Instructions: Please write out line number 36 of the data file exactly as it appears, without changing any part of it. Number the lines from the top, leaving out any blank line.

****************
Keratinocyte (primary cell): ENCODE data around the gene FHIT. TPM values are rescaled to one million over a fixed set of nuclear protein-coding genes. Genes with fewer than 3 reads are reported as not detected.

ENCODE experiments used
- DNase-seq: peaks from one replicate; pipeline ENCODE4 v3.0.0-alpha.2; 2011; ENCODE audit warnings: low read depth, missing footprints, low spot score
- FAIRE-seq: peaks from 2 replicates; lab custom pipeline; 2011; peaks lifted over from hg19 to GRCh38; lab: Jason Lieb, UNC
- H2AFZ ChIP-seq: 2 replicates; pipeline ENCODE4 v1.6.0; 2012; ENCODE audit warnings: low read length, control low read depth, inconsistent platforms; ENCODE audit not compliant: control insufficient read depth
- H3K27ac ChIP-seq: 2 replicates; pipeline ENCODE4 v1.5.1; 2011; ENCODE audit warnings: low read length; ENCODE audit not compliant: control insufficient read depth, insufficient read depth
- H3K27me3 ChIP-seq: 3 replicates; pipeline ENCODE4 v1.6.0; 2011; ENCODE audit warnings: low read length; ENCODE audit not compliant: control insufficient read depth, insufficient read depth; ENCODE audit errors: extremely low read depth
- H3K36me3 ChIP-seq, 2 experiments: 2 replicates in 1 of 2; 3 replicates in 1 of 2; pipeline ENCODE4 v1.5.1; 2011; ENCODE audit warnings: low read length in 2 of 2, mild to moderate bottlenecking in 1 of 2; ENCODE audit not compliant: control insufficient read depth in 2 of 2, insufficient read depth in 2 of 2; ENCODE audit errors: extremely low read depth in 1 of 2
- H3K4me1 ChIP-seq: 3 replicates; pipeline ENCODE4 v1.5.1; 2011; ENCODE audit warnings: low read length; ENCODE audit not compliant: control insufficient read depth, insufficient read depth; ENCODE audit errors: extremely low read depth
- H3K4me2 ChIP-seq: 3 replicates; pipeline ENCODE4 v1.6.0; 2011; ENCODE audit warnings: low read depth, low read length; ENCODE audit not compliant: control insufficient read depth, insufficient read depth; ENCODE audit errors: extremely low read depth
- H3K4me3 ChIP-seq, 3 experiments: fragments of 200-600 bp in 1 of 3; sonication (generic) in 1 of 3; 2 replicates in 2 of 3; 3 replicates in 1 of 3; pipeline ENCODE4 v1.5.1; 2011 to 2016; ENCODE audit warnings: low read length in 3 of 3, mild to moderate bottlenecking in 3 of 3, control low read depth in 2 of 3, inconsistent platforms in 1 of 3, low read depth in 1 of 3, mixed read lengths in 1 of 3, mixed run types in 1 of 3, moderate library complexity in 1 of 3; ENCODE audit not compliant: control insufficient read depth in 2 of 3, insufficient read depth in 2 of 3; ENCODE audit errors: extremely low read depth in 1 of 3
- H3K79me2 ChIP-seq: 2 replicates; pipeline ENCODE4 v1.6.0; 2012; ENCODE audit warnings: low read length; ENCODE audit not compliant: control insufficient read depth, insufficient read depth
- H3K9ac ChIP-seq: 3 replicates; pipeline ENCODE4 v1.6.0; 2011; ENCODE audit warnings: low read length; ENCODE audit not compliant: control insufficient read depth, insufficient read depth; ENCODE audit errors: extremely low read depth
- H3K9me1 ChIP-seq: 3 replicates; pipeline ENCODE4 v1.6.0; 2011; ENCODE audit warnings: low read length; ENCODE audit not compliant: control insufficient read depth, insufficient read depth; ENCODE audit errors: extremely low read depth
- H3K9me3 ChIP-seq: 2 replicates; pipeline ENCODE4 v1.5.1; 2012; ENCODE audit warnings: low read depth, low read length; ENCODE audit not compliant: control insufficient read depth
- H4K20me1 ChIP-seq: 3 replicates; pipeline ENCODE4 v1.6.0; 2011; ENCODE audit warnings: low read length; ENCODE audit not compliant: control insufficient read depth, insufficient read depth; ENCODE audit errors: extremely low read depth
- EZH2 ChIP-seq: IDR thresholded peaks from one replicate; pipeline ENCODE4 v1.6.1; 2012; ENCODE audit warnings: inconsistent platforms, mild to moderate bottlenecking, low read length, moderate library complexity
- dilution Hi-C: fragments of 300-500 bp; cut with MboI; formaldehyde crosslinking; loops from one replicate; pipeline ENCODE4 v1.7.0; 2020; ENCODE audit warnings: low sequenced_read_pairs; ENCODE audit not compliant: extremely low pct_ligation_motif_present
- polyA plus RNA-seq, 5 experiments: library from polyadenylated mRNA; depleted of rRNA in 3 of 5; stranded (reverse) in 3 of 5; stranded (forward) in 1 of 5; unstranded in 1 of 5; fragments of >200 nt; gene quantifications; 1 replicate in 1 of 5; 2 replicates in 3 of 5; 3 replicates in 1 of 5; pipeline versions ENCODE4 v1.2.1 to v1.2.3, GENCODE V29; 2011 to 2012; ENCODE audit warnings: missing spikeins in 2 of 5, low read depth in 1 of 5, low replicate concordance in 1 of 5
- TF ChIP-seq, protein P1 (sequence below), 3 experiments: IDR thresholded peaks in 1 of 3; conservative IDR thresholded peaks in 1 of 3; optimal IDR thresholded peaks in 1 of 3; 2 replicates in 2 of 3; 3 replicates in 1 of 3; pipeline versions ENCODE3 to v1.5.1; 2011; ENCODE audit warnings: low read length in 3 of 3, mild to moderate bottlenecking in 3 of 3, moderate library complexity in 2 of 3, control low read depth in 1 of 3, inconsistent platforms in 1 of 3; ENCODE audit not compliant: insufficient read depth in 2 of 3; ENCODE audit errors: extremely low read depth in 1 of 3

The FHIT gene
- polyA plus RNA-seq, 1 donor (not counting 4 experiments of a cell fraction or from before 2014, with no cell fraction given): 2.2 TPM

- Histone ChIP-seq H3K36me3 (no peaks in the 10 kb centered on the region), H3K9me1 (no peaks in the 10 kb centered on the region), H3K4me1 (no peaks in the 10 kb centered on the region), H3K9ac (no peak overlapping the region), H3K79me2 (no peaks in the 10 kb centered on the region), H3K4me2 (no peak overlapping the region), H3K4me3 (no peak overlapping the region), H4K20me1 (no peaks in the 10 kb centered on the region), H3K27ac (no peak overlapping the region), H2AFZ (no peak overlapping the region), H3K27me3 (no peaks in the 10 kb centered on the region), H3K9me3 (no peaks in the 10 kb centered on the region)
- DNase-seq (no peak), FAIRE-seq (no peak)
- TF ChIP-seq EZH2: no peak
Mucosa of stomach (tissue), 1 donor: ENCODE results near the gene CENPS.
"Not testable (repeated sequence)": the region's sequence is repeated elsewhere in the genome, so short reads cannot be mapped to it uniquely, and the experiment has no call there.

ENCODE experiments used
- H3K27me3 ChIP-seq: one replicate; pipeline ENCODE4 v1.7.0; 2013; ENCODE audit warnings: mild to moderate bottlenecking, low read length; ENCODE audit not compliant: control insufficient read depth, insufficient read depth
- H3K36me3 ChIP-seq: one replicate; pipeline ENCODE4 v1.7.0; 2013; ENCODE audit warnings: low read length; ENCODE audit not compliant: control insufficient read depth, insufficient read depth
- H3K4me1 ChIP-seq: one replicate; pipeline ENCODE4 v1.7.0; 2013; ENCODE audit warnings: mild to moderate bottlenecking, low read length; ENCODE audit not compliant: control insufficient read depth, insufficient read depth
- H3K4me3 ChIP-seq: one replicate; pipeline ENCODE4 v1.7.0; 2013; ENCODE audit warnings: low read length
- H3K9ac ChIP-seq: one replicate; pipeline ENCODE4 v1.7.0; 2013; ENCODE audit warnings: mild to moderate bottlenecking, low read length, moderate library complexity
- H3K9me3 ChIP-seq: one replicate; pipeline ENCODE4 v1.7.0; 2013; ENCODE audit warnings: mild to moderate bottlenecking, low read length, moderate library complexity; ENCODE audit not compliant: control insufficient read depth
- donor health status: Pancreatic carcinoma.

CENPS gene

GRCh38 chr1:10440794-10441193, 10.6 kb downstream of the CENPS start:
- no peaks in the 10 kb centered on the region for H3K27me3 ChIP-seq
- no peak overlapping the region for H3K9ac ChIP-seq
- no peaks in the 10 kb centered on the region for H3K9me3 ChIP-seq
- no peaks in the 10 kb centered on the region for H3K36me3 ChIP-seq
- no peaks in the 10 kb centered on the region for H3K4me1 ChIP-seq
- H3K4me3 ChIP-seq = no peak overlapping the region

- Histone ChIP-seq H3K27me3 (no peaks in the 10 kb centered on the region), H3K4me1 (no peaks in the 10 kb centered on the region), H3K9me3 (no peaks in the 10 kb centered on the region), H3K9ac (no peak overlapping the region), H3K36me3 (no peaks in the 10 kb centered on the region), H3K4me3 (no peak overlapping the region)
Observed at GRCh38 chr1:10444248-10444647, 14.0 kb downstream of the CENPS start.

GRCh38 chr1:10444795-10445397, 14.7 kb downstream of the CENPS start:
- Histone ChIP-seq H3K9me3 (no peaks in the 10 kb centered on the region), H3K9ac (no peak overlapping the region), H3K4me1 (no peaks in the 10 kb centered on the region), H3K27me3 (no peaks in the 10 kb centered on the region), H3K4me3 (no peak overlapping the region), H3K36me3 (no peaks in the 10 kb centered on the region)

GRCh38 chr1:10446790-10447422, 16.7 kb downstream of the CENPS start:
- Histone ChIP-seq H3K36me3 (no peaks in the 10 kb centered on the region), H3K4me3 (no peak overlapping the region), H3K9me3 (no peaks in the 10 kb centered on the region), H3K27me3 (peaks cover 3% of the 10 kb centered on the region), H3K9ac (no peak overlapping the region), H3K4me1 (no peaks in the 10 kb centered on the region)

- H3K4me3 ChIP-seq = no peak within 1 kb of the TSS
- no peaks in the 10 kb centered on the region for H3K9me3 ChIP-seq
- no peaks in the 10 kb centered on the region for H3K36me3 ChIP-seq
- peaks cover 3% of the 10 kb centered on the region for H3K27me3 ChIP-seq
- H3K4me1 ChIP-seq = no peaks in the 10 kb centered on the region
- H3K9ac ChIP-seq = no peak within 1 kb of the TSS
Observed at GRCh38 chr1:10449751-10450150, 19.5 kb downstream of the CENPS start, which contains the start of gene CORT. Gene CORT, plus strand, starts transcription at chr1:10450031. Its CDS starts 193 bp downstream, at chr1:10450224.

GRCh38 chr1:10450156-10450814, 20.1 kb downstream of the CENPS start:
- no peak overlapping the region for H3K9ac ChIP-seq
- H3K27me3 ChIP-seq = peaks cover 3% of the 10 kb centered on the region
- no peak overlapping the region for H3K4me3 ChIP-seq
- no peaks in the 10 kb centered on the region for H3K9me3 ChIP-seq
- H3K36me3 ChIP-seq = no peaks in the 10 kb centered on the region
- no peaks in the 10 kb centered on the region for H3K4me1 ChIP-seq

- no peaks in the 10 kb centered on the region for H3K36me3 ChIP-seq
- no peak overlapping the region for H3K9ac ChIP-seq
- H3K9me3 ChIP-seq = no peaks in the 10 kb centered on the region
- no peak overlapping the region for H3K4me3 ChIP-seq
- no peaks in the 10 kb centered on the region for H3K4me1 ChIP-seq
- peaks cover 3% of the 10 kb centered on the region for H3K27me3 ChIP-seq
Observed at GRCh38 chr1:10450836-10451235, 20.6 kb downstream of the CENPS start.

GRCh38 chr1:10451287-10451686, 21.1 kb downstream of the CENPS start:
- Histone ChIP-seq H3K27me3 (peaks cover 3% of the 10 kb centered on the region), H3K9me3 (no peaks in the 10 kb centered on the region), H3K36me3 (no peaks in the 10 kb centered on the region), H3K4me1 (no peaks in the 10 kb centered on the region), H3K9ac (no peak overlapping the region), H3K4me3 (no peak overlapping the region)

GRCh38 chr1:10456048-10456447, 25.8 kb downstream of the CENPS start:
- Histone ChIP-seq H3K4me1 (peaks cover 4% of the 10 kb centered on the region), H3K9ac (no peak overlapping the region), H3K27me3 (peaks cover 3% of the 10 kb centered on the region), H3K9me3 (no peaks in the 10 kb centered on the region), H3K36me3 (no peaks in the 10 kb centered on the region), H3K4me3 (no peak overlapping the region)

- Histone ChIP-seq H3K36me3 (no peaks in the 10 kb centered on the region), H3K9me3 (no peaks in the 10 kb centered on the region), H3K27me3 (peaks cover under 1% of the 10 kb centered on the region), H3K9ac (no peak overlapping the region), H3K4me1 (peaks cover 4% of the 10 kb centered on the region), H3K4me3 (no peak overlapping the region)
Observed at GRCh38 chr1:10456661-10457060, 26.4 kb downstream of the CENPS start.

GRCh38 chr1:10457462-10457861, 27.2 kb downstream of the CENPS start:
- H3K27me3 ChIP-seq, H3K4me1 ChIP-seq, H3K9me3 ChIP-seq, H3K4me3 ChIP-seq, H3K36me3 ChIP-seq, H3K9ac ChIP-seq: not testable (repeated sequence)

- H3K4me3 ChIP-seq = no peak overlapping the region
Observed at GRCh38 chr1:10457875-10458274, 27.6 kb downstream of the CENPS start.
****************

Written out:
CENPS gene